Wholesale Prices Spark Fed Cattle MarketWholesale Prices Spark Fed Cattle Market
Calf prices continued to flex contra-seasonal muscle, with calves trading $5-$10/cwt. higher, according to the Agricultural Marketing Service. Yearlings sold $3-$7 higher. Higher cash fed cattle prices and sharply higher wholesale beef prices provided support.
October 11, 2014
Cash calf and feeder cattle markets continued flexing contra-seasonal muscle this week with yearlings trading $3-$7/cwt. higher. Calves—the spring crop is usually under considerable price pressure this time of year—sold $5-$10 higher.
Buyers paid the full price advance for steer calves and yearlings, according to analysts with the Agricultural Marketing Service (AMS).
“The feeder cattle market keeps moving along at a very brisk pace,” AMS analysts say. “Anyone who has been at the auctions for any extended period will tell you feeders are too high, however, feeder cattle keep advancing at such a rapid pace that the thought of a market top is only short-lived and replaced with a new one the next day or certainly the next week… Stocker and feeder calf buyers are a long way from filling their needs as Corn Belt cattlemen have huge mounds of silage, hay and corn ready to feed.”
Cash fed cattle prices gathered more steam, too, thanks to sharply higher wholesale beef prices.
Choice boxed-beef cutout value increased $9.35/cwt. week to week, coming in Friday afternoon at $247.67/cwt. Select was $8.38 higher week to week at $234.74 Friday afternoon.
“Price increases in the beef cutout this week have helped insure positive margins (packer) as major gains were witnessed in both the Choice and Select cutouts, but the potential for even stronger margins were hampered by the increase in fed cattle prices,” says Andrew P. Griffith, University of Tennessee agricultural economist, in his weekly market comments.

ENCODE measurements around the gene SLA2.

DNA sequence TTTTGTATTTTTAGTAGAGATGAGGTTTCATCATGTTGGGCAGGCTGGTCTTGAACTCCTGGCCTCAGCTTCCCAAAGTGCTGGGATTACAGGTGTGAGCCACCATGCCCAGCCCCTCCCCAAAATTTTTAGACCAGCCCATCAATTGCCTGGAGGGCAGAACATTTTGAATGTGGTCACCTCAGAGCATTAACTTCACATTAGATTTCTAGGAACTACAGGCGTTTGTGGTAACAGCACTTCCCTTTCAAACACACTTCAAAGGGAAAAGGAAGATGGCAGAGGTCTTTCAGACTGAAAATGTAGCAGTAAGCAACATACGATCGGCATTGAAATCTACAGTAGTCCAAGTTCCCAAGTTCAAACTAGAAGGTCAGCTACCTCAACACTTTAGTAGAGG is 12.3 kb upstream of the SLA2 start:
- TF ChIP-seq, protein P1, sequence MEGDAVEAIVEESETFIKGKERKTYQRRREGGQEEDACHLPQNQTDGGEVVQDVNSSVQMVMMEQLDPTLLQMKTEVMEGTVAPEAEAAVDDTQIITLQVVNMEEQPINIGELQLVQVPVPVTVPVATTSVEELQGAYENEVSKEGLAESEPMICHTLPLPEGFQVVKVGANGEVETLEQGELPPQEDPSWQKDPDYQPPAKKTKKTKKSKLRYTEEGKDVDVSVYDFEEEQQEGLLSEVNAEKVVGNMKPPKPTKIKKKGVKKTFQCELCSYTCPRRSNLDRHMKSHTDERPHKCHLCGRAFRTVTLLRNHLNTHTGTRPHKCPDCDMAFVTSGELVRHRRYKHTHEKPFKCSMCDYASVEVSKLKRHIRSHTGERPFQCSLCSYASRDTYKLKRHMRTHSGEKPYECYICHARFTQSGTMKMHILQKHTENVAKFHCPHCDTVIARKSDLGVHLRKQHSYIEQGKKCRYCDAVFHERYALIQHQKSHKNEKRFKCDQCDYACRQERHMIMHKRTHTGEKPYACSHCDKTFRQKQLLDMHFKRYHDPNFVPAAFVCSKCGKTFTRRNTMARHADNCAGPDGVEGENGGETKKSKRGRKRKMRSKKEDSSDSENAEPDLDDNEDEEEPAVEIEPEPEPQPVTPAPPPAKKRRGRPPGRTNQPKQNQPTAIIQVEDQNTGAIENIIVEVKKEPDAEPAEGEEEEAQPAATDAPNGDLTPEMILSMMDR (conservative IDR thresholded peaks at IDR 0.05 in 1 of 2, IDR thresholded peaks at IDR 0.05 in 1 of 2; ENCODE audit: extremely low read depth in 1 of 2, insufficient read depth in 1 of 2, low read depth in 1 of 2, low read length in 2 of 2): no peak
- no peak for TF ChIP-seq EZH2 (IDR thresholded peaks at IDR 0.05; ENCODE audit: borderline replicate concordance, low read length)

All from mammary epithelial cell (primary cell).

Cash fed cattle gained $3-$5/cwt. with live prices of $164/cwt. in the Southern Plains and $163-$165 up North. Dressed trade in the northern tier gained as much as $6 on the week at $258/cwt.
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Cattle futures, on the other hand, swung hard in both directions.
Profit taking and higher corn futures prices contributed to Feeder Cattle futures declining a combined average of $3.18 across the board on Thursday and Friday. Week-to-week, Feeder Cattle futures closed an average of $1.12 lower.
Sparser feedlot show lists, the previous week’s pop in cash fed cattle prices, and the run-up in the wholesale market all contributed to Live Cattle futures closing an average of $2.01 higher week to week across most of the board. That was despite a triple-digit loss Friday as outside markets turned darker.
Despite encouraging economic news domestically, the International Monetary Fund’s gloomy outlook for weaker global economic growth helped shove along the worst week on Wall Street in a couple of years. The Dow Jones Industrial Average lost 465 points on the week and the S&P 500 was down 61 points.
“Stay tuned,” AMS analysts said Friday. “This could be a bumpy ride as cattle futures remain very volatile with the sharp losses posted on Friday to end the week.”
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